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PowerPoint 10-20-30 & The TED Commandments

In a recent Trainers Warehouse customer poll, I found that 97% of the trainers and teachers surveyed use PowerPoint Wow!

Here are some of my favorite tips relating to the use of PowerPoint:

Tim Longhurst explains the TED commandments.

TED Talks are some of the best speeches I watch. The speakers are innovators and leaders, dreamers and doers. The talks are recorded at the annual TED Conference and many of them are available to download free from

Recently, I discovered one of the reasons the speeches are so good… TED’s organizers send upcoming speakers a stone tablet, engraved with the ‘TED Commandments.” Amy Tan in her TED Talk described the arrival of the TED Commandments as “something that creates a near-death experience; but near-death is good for creativity…”.

So I went in search of the TED Commandments. Thankfully Sue Pelletier points out that Rives was good enough to post a photo of the TED Commandments on his blog, shopliftwindchimes (scroll to 20 Feb). But you don’t need to settle for a photo, because I’ve typed them below:

  1. Thou Shalt Not Simply Trot Out thy Usual Shtick
  2. Thou Shalt Dream a Great Dream, or Show Forth a Wondrous New Thing, Or Share Something Thou Hast Never Shared Before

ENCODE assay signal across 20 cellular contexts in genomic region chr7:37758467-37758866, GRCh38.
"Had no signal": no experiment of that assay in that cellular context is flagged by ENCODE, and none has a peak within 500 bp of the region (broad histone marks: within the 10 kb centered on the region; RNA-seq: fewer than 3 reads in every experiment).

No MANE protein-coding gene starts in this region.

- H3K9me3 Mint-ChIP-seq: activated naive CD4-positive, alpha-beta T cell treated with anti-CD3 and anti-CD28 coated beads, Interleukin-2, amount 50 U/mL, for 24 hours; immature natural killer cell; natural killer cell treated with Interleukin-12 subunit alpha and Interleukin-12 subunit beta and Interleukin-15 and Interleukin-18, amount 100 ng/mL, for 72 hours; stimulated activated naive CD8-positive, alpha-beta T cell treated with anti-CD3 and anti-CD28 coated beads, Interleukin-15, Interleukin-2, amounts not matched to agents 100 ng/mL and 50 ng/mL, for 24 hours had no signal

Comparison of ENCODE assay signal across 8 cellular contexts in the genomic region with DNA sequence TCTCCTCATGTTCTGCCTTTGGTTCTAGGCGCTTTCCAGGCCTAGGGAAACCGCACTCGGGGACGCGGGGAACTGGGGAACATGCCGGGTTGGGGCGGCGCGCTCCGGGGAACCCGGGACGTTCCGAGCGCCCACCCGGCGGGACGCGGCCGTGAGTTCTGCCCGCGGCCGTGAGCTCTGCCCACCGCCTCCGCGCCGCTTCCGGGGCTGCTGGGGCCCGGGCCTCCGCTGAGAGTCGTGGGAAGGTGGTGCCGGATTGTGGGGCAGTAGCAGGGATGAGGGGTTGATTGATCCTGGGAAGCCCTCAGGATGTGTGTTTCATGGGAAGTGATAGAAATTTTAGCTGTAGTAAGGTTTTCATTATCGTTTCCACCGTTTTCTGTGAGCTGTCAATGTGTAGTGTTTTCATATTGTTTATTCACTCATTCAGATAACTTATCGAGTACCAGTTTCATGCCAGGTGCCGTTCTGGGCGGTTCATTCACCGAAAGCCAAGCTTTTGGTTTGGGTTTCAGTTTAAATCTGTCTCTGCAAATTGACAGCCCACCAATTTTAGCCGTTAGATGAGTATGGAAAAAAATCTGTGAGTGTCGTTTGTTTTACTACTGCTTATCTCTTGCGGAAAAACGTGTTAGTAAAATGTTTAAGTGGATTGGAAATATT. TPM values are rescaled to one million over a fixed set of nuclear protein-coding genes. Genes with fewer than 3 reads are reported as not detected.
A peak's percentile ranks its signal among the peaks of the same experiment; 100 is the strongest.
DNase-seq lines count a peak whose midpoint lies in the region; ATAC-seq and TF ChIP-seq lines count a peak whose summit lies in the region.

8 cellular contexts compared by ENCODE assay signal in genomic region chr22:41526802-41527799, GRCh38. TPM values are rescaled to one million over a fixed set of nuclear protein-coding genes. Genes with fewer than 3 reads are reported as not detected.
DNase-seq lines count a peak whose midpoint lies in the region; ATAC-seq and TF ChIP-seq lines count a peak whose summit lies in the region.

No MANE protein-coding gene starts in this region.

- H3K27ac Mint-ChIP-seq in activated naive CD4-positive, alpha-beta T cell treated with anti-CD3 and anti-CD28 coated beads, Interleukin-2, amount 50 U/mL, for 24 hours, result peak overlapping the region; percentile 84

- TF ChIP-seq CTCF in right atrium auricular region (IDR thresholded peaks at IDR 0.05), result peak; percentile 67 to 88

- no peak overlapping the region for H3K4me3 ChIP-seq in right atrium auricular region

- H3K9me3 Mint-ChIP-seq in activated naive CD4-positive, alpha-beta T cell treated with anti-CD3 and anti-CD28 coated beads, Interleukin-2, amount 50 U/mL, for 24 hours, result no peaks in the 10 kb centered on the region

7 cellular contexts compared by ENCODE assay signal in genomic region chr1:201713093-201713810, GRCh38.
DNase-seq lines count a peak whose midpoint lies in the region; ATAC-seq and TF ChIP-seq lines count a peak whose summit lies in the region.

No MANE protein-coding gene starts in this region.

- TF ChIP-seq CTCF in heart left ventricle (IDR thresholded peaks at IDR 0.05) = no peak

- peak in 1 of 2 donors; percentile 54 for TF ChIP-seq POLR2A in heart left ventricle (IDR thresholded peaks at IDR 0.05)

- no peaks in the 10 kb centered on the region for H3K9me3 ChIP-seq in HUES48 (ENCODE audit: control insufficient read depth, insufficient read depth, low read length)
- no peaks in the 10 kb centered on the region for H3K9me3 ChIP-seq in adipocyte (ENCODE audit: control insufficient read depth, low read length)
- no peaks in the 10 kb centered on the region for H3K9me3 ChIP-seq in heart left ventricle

3. Thou Shalt Reveal thy Curiosity and Thy Passion
  4. Thou Shalt Tell a Story
  5. Thou Shalt Freely Comment on the Utterances of Other Speakers for the Sake of Blessed Connection and Exquisite Controversy
  6. Thou Shalt Not Flaunt thine Ego. Be Thou Vulnerable. Speak of thy Failure as well as thy Success.
  7. Thou Shalt Not Sell from the Stage: Neither thy Company, thy Goods, thy Writings, nor thy Desperate need for Funding; Lest Thou be Cast Aside into Outer Darkness.
  8. Thou Shalt Remember all the while: Laughter is Good.
  9. Thou Shalt Not Read thy Speech.
  10. Thou Shalt Not Steal the Time of Them that Follow Thee

Michael Hyatt shares his “5 Rules for Better Presentations

Rule #1: Don’t give your presentation software center stage.
Rule #2: Create a logical flow to your presentation.
Rule #3: Make your presentation readable.
Rule #4: Remember, less is more.
Rule #5: Distribute a handout.

And, simply

Always obey the 10-20-30 Rule: no more than 10 slides, no more than 20 minutes and no type smaller than 30 point.”


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